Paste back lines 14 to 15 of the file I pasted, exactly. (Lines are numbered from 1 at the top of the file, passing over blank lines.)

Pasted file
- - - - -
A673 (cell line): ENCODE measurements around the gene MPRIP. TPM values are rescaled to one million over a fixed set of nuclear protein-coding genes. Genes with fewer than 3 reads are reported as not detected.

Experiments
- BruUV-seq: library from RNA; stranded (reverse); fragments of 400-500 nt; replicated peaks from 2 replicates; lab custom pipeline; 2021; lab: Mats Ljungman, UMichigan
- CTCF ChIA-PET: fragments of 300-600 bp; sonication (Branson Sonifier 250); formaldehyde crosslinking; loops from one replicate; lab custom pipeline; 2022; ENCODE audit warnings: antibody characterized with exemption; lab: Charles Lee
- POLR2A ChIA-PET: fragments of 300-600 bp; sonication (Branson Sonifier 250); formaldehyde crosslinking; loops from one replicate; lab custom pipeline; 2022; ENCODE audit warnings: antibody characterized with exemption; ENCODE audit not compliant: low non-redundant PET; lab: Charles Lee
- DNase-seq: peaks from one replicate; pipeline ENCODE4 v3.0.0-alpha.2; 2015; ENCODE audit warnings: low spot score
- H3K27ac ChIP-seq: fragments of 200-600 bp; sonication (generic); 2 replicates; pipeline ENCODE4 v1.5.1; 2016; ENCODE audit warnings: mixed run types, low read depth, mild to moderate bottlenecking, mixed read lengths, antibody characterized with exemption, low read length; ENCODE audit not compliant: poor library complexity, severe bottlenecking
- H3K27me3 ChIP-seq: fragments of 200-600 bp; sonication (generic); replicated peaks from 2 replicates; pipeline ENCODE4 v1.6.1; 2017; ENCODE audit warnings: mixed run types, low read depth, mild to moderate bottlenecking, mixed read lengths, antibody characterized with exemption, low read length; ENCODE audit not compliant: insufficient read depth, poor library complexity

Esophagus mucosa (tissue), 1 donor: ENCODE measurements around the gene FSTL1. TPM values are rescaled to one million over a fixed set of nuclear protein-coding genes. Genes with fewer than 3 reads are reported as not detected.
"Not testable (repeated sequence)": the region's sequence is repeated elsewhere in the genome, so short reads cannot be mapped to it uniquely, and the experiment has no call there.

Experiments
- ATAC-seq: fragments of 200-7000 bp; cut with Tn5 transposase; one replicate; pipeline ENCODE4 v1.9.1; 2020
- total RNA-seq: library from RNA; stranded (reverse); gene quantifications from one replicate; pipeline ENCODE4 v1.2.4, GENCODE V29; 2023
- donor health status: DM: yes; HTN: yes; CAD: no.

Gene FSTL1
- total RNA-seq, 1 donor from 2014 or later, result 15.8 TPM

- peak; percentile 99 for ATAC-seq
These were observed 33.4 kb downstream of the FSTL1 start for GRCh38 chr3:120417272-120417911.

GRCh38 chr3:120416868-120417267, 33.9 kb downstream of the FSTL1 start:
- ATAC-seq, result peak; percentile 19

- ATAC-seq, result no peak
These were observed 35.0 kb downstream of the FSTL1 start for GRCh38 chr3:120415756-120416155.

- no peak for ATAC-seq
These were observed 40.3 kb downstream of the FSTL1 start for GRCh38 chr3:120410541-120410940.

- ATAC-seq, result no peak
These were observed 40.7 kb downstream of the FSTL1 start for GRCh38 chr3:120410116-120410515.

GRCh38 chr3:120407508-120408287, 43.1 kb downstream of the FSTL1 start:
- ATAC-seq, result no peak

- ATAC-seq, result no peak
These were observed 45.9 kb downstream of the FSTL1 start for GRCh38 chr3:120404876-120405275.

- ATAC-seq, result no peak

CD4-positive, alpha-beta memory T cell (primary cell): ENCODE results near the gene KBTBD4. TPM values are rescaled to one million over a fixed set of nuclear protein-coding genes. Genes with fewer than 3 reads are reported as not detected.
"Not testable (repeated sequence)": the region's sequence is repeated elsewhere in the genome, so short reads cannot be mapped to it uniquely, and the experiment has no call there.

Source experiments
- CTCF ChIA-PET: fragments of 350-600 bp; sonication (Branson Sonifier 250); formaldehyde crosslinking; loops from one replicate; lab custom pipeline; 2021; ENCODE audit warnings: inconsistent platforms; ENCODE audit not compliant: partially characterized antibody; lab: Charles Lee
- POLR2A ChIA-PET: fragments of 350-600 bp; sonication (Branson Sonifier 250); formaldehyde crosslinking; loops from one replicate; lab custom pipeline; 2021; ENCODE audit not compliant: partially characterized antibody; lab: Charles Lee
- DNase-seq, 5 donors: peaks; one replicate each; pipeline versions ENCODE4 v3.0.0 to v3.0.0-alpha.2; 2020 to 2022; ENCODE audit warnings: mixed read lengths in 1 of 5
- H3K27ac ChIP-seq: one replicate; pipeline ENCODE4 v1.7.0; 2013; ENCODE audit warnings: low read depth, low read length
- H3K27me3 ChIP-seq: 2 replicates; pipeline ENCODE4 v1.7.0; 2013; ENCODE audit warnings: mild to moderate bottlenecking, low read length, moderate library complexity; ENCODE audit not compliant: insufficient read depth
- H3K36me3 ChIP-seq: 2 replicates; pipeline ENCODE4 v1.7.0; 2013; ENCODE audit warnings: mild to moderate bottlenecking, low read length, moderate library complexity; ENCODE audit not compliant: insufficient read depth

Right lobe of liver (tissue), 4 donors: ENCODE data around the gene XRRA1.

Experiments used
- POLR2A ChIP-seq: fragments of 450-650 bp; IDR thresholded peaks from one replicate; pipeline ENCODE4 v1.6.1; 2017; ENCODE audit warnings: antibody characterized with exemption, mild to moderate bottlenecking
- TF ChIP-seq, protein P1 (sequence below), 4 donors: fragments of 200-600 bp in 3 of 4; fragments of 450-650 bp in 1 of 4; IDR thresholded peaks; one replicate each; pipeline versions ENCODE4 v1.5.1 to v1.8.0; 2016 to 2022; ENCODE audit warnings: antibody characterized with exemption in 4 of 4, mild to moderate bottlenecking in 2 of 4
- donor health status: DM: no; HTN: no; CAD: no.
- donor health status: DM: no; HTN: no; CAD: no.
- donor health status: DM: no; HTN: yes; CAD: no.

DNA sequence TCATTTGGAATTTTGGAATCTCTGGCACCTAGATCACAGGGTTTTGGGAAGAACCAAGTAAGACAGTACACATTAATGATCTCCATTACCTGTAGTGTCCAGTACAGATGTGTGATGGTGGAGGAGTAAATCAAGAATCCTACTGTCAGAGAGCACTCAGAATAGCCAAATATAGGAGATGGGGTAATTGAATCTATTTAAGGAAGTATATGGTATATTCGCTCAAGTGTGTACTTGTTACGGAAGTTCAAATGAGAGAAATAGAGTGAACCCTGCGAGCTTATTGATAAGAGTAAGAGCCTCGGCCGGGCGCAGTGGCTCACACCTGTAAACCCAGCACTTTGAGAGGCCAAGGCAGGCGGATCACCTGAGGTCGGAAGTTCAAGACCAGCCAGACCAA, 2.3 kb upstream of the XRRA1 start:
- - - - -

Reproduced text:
- donor health status: DM: yes; HTN: yes; CAD: no.

Gene FSTL1